This past fall, we held our first ever Red Fox quality competition in conjunction with SENA, a rural development agency doing great things in Colombia, Banexport, our export partner in Colombia, and FUDAM, the 100-member producer association based in La Union. The idea behind the event was to find and reward the top lots of the season, and it turned out to be a great success. Additionally, and of equal importance, the event was used as a discovery tool. We had our eyes on some of the producing areas deep within the valleys of Northern Narino that have yet to be given their own identity in the marketplace. Coffees from these areas are most often purchased by coyotes (local intermediaries), taken to a larger town center, and blended off with dozens of other lots. Some of the lots that were entered in the competition from these areas were the best coffees we cupped from Narino all year. The wheels are in motion for development here in the coming season, so stay tuned for more. In the meantime, gobble up the remaining Pedro Gamboa and San Lorenzo lots in Continental — both of which are top lots from the competition.

PITALITO (HUILA)

Last but not least, we took a major step forward in origin development this year, establishing our very first producers association, Grupo Asociativo Zorro Rojo in Huila, in conjunction with our export partner, Banexport. Claudia Milena Samboni is leading the group, which includes several dozen producers with farms along the ridge and accompanying valleys at the southernmost edge of the Huila Department. The coffees are eccentric in their display of ripe red fruits, saturated sweetness, and substantial mouthfeel. They are a great compliment to the the Inza and Northern Narino profiles. Varieties in this zone run the entire gamut from Caturra and Typica to Bourbon, Castillo, Colombia and beyond. It’s a veritable Colombian coffee nursery down there. We have beautiful coffee available on both coasts, as the year-one harvest comes to a close.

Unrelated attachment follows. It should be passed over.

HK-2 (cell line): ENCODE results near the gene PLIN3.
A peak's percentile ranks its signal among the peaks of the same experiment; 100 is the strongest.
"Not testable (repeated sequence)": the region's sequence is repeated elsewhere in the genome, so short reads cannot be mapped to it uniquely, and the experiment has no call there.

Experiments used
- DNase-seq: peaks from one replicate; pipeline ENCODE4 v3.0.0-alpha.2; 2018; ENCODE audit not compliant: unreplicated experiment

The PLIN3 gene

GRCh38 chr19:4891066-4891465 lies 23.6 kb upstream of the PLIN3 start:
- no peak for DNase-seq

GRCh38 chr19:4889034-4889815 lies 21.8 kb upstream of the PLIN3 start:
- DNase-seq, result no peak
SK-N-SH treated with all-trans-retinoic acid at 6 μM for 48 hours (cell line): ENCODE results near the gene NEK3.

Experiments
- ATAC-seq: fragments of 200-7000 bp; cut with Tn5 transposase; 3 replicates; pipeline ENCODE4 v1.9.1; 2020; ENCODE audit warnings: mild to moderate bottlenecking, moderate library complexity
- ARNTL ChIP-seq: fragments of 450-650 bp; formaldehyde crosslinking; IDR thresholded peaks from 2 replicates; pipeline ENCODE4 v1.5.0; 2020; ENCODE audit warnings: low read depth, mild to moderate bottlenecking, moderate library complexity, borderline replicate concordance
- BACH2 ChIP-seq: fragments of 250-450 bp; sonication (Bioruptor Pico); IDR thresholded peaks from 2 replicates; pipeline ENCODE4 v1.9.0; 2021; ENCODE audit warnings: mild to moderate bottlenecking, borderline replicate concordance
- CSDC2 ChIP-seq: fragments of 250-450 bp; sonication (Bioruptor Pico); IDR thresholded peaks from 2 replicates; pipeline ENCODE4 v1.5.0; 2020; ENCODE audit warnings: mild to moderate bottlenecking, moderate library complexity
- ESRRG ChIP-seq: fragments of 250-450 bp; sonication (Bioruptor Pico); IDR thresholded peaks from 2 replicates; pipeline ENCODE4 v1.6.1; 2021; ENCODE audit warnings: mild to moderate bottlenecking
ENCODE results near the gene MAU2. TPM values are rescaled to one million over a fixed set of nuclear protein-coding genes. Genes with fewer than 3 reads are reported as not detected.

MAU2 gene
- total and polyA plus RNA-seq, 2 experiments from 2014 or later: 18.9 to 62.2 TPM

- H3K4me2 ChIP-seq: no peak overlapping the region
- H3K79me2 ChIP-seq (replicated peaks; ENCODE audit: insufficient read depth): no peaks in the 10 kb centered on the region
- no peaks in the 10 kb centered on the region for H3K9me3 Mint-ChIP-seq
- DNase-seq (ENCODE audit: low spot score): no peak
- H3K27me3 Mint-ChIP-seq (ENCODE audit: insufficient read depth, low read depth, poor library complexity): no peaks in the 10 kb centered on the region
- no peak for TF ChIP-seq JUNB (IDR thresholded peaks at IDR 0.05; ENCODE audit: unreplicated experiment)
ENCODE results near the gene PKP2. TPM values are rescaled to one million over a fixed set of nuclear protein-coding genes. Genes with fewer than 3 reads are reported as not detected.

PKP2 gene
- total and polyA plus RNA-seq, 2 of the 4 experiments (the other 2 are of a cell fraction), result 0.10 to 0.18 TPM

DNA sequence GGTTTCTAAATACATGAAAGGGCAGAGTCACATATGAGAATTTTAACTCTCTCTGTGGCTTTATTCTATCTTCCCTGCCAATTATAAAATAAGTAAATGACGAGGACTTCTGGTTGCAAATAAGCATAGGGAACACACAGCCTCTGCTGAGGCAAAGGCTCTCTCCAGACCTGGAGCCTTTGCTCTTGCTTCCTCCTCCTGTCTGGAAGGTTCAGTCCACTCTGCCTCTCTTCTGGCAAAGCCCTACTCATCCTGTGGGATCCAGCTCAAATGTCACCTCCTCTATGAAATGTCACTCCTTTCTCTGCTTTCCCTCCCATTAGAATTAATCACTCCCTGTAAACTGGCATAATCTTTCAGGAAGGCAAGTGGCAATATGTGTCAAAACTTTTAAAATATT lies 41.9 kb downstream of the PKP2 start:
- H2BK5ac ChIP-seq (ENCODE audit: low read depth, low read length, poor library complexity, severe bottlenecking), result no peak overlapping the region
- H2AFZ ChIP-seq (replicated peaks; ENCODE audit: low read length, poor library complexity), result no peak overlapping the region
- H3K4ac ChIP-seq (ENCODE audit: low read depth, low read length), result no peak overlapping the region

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Cheers,

Aleco

 

 

 

Newsletter: Peru 2015 Shipment & Delivery Update

Back when Red Fox Coffee Merchants was still a daydream of mine, one of my more lucid visions was that Peru would become the defining origin for a nascent sourcing business. No other producing country fulfills the core ideals of our mantra so seamlessly: coffee-producing communities so far off the grid that they have been left behind by much or all of the specialty market; quality that has the potential to change the way people think about coffee. Getting around Peru is more difficult than any other origin I’ve ever worked in. And, yes, that includes Ethiopia, Indonesia, and everywhere else. The south is particularly tricky to traverse. Each trip involves several flights, dozens of hours in the car, challenging hikes to get in and out of the producing valleys. Visiting one farmer often takes an entire day.